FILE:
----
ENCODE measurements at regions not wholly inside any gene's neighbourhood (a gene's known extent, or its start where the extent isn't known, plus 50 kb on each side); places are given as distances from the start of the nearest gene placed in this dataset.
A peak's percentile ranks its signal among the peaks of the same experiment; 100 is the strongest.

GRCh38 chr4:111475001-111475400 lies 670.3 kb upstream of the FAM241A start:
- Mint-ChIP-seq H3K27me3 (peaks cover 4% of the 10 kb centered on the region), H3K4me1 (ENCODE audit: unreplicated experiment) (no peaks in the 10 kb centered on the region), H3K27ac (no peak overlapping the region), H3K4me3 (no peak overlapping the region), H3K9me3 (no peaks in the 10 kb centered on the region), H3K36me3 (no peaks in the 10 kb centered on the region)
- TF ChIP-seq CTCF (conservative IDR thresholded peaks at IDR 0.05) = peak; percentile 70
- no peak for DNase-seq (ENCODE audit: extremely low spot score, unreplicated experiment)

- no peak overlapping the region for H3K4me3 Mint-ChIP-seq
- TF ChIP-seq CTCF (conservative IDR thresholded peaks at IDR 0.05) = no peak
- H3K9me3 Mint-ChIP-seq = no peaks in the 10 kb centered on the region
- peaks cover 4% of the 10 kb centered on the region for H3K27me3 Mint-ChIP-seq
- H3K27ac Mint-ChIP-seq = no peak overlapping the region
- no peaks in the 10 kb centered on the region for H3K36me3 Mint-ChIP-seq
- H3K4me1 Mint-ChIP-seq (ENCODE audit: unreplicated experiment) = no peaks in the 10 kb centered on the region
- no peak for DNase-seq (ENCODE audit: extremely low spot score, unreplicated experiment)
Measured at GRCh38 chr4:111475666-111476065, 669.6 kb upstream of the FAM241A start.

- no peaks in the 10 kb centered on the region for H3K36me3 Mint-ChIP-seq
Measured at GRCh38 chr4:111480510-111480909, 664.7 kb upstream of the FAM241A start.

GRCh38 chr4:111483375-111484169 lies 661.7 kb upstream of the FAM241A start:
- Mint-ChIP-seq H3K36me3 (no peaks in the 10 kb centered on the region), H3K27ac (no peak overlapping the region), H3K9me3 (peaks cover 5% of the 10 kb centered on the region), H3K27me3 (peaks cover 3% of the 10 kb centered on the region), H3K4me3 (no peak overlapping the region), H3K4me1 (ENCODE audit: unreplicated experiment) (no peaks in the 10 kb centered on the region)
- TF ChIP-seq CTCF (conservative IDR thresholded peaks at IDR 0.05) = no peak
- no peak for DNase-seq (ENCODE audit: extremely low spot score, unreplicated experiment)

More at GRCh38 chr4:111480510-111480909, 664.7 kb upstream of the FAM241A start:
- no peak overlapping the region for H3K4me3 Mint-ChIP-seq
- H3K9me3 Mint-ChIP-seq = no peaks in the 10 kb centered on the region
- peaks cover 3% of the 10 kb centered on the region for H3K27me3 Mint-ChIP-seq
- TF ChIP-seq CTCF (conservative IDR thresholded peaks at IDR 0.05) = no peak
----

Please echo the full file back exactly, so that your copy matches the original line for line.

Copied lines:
ENCODE measurements at regions not wholly inside any gene's neighbourhood (a gene's known extent, or its start where the extent isn't known, plus 50 kb on each side); places are given as distances from the start of the nearest gene placed in this dataset.
A peak's percentile ranks its signal among the peaks of the same experiment; 100 is the strongest.

GRCh38 chr4:111475001-111475400 lies 670.3 kb upstream of the FAM241A start:
- Mint-ChIP-seq H3K27me3 (peaks cover 4% of the 10 kb centered on the region), H3K4me1 (ENCODE audit: unreplicated experiment) (no peaks in the 10 kb centered on the region), H3K27ac (no peak overlapping the region), H3K4me3 (no peak overlapping the region), H3K9me3 (no peaks in the 10 kb centered on the region), H3K36me3 (no peaks in the 10 kb centered on the region)
- TF ChIP-seq CTCF (conservative IDR thresholded peaks at IDR 0.05) = peak; percentile 70
- no peak for DNase-seq (ENCODE audit: extremely low spot score, unreplicated experiment)

- no peak overlapping the region for H3K4me3 Mint-ChIP-seq
- TF ChIP-seq CTCF (conservative IDR thresholded peaks at IDR 0.05) = no peak
- H3K9me3 Mint-ChIP-seq = no peaks in the 10 kb centered on the region
- peaks cover 4% of the 10 kb centered on the region for H3K27me3 Mint-ChIP-seq
- H3K27ac Mint-ChIP-seq = no peak overlapping the region
- no peaks in the 10 kb centered on the region for H3K36me3 Mint-ChIP-seq
- H3K4me1 Mint-ChIP-seq (ENCODE audit: unreplicated experiment) = no peaks in the 10 kb centered on the region
- no peak for DNase-seq (ENCODE audit: extremely low spot score, unreplicated experiment)
Measured at GRCh38 chr4:111475666-111476065, 669.6 kb upstream of the FAM241A start.

- no peaks in the 10 kb centered on the region for H3K36me3 Mint-ChIP-seq
Measured at GRCh38 chr4:111480510-111480909, 664.7 kb upstream of the FAM241A start.

GRCh38 chr4:111483375-111484169 lies 661.7 kb upstream of the FAM241A start:
- Mint-ChIP-seq H3K36me3 (no peaks in the 10 kb centered on the region), H3K27ac (no peak overlapping the region), H3K9me3 (peaks cover 5% of the 10 kb centered on the region), H3K27me3 (peaks cover 3% of the 10 kb centered on the region), H3K4me3 (no peak overlapping the region), H3K4me1 (ENCODE audit: unreplicated experiment) (no peaks in the 10 kb centered on the region)
- TF ChIP-seq CTCF (conservative IDR thresholded peaks at IDR 0.05) = no peak
- no peak for DNase-seq (ENCODE audit: extremely low spot score, unreplicated experiment)

More at GRCh38 chr4:111480510-111480909, 664.7 kb upstream of the FAM241A start:
- no peak overlapping the region for H3K4me3 Mint-ChIP-seq
- H3K9me3 Mint-ChIP-seq = no peaks in the 10 kb centered on the region
- peaks cover 3% of the 10 kb centered on the region for H3K27me3 Mint-ChIP-seq
- TF ChIP-seq CTCF (conservative IDR thresholded peaks at IDR 0.05) = no peak